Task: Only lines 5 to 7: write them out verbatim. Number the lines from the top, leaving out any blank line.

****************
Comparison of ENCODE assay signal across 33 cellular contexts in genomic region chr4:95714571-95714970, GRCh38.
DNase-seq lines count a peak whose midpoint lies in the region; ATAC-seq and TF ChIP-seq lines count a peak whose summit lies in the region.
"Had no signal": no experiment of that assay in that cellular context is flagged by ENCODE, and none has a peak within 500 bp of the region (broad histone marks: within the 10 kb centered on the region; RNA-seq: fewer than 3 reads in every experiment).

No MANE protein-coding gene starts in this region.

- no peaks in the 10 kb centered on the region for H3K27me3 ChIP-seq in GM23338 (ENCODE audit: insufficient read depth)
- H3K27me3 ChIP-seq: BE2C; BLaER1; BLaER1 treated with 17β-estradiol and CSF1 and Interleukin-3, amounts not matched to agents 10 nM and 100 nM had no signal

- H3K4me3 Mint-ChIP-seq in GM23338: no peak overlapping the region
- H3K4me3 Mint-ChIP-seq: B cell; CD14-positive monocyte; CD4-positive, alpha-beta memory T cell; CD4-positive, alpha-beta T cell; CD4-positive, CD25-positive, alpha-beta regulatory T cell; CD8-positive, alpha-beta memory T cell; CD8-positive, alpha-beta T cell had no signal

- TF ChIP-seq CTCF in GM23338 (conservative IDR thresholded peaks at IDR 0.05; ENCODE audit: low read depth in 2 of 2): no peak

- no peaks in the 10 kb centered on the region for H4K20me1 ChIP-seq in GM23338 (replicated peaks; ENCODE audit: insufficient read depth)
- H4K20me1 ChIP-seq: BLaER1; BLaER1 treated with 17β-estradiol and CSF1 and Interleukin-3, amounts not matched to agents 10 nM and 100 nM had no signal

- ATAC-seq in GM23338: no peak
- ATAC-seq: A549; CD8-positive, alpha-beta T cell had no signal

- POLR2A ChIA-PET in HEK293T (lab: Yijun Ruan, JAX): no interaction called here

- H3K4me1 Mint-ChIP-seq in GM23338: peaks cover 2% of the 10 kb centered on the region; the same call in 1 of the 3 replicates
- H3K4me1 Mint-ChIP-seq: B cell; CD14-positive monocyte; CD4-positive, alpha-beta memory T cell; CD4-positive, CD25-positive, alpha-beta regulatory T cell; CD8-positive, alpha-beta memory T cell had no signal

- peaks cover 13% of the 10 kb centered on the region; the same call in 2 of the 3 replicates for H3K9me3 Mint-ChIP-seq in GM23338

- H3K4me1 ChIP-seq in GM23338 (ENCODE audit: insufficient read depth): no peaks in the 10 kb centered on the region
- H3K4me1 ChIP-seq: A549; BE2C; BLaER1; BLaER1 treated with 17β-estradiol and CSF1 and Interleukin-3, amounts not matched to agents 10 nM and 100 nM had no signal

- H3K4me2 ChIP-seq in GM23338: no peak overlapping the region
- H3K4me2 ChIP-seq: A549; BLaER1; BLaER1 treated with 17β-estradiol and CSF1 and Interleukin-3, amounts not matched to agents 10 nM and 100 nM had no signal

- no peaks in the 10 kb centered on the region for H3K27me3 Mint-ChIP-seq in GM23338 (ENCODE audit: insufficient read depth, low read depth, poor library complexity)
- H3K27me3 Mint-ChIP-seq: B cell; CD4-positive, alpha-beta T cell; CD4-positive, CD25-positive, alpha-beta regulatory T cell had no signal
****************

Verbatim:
- no peaks in the 10 kb centered on the region for H3K27me3 ChIP-seq in GM23338 (ENCODE audit: insufficient read depth)
- H3K27me3 ChIP-seq: BE2C; BLaER1; BLaER1 treated with 17β-estradiol and CSF1 and Interleukin-3, amounts not matched to agents 10 nM and 100 nM had no signal

- H3K4me3 Mint-ChIP-seq in GM23338: no peak overlapping the region